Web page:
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Turning the tide

open this image in new window: Bluetide Aquaculture

This article was published on 13 July 2020

Gaining access to key industry contacts and business support is helping turn the tide on the future of the endangered Toheroa, explains Bluetide Aquaculture’s Cody Taylor.

For the Bluetide Aquaculture team, taking on the C-Prize 2019 challenge was a no-brainer. 

The team at Callaghan Innovation have an increasing focus on sustainability, so we could see the C-Prize team playing a crucial role in helping Bluetide in its mission to develop a successful and sustainable Toheroa aquaculture industry.

Who we are

Bluetide Aquaculture is a business that evolved out of a fourth-year project we undertook as engineering students at the University of Waikato. For the project we created a system for sustainably farming Toheroa – the once thriving but now endangered native clam species.

What separates Bluetide’s technology is our mould design. A specially designed ‘cocoon’ for the Toheroa, the mould mimics the shellfish's natural habitat – all without the need for sand. These cocoons can be arranged in trays and placed either in the open ocean or kept in land-based aquaculture systems. 

This technology also allows us to improve aspects like harvest quality and quantity, survival rates and shellfish uniformity. We believe this pioneering technology can revitalise the once-booming Toheroa export industry, creating jobs and income all while rejuvenating a species.   

Why we got involved with C-Prize

As a team we’re relatively green when it comes to business, so being finalists in C-Prize has offered us support we couldn’t have gained elsewhere. Having access to key people and industry-leading companies, who all want to help you and your business grow, has been great.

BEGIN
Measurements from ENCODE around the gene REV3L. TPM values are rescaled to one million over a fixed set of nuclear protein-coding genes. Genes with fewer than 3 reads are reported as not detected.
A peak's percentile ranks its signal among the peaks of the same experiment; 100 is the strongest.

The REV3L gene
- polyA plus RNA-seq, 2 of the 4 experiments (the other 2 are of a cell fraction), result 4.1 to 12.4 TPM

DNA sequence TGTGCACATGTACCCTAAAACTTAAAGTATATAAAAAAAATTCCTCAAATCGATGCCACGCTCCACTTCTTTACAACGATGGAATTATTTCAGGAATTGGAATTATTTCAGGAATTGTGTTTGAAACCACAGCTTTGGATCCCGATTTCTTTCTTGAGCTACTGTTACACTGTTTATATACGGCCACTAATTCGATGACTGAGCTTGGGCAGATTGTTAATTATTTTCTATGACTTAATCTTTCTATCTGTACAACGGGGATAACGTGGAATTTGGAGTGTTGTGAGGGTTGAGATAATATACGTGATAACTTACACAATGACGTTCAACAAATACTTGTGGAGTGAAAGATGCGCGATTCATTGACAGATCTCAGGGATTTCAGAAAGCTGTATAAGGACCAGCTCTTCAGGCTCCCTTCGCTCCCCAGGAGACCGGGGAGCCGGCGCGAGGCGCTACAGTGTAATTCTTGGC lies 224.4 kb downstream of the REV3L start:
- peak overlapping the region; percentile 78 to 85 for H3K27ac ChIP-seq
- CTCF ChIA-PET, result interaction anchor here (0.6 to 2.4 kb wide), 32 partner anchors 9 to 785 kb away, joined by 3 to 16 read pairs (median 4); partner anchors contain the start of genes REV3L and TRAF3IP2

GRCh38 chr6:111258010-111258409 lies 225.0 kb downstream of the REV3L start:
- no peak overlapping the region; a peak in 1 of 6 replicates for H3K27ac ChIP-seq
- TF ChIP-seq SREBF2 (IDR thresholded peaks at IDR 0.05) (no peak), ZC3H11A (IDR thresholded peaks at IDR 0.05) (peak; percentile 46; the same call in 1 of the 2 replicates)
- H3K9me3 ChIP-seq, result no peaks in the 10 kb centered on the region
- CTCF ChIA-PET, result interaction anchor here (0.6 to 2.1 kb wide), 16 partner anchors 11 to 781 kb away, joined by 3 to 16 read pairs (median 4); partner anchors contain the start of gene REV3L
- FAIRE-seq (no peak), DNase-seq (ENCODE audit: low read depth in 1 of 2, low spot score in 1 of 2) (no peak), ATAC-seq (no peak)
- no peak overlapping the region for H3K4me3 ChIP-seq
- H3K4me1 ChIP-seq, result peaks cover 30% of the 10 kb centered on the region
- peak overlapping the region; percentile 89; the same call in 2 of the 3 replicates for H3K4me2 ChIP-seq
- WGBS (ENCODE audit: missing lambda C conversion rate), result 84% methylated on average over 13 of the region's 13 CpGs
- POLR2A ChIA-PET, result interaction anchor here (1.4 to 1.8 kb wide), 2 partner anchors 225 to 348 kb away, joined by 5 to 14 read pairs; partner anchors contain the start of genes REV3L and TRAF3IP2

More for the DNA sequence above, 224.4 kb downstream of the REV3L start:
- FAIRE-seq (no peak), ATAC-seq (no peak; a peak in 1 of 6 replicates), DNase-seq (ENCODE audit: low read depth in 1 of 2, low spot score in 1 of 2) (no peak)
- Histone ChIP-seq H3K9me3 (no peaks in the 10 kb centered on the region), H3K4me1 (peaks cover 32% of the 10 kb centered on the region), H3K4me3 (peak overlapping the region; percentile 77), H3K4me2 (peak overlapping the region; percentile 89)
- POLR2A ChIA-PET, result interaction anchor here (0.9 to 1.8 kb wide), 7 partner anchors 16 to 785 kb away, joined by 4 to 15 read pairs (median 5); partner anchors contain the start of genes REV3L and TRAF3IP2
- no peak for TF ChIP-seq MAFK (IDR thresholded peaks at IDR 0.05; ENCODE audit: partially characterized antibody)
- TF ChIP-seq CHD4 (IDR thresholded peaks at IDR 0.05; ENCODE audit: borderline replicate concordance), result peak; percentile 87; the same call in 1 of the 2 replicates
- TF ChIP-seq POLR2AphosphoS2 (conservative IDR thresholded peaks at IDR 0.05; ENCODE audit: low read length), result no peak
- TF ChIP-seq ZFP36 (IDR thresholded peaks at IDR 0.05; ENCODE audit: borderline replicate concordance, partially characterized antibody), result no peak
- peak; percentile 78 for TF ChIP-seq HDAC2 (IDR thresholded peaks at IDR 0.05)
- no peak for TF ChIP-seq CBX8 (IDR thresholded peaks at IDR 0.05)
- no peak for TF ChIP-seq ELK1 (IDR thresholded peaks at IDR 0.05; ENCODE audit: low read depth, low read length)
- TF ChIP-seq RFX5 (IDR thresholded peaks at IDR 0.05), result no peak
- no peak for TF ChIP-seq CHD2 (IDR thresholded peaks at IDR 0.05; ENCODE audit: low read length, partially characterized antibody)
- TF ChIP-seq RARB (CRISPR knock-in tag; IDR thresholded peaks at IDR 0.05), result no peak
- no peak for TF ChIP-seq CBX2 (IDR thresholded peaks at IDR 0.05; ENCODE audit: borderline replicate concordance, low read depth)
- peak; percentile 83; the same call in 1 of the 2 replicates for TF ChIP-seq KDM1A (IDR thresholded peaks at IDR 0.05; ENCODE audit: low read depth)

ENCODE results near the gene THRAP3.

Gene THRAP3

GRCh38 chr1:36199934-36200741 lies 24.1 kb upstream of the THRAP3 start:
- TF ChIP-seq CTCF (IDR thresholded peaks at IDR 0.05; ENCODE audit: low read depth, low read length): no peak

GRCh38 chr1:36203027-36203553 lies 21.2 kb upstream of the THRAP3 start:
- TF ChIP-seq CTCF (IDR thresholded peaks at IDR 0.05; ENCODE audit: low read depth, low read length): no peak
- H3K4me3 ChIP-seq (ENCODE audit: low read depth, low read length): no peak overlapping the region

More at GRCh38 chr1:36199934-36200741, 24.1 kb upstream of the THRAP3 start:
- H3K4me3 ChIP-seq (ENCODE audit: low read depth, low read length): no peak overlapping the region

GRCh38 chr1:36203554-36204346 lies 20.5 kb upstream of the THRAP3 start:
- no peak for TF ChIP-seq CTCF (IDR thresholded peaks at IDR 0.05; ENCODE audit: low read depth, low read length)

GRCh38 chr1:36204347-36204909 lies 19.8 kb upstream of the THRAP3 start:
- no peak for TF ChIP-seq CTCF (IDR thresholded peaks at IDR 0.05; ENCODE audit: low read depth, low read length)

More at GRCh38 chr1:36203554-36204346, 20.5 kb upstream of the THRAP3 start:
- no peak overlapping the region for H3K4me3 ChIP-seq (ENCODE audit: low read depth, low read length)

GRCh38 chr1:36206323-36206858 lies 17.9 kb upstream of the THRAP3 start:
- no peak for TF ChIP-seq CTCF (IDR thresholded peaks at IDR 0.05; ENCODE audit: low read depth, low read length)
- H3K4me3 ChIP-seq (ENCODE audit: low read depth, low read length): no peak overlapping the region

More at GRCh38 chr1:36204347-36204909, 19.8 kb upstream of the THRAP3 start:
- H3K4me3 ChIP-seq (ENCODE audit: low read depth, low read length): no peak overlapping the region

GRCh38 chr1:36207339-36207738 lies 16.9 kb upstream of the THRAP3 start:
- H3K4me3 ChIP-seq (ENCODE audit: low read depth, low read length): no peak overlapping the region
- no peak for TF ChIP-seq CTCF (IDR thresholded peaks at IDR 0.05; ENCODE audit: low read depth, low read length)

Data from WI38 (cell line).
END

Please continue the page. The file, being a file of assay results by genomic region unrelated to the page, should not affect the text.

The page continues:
Market validation, pitching to investors, how to be a leader in the workplace – while these skills are usually gained over time through experience, we’ve been given ‘crash courses’ in these and other skills through the likes of the C-Prize bootcamps and online sessions. It’s given us knowledge for now, and that we’ll use throughout our careers.

Our mentors, Justin and Peter, have been brutally honest and supportive of our venture. With their combined knowledge and keen interest in our business, they have looked at our company with fresh eyes. This has shone new light on many aspects of our business that we either need to address, or use to our advantage.  

The challenges

Like everyone, our team has been affected by the COVID-19 pandemic, which has impacted our timelines and productivity. However, we used the downtime during levels 4 and 3 to get all our ducks in a row. 

This included making arrangements with Northland Iwi to harvest Toheroa spat for research purposes once travel restrictions eased, and ordering all the necessary equipment to assemble a fully functioning recirculating aquaculture system. This meant when we jumped to level 2 we were ready to go.

Learning to network has also been a learning curve for us. While none of us are introverts, we still tended to be on the quieter side when talking with other mentors and teams, and we quickly noticed this needed to change. While personal changes like these don't happen overnight we have noticed improvements within ourselves, and adding another member to our team has definitely helped.

What the future holds

In the next three years we want to see our technology operating at full capacity, with our system managing the complete lifecycle of the Toheroa, from spat production to fully sized harvestable adults. From there we’ll look at improving the technology and expanding the number of operating farms in Northland. 

Our ultimate goal: to apply our technology to a wide range of shellfish, including scallops, mussels, oysters, geoduck and other seafood delicacies. And no doubt there will still be lots of learning to be done along the way.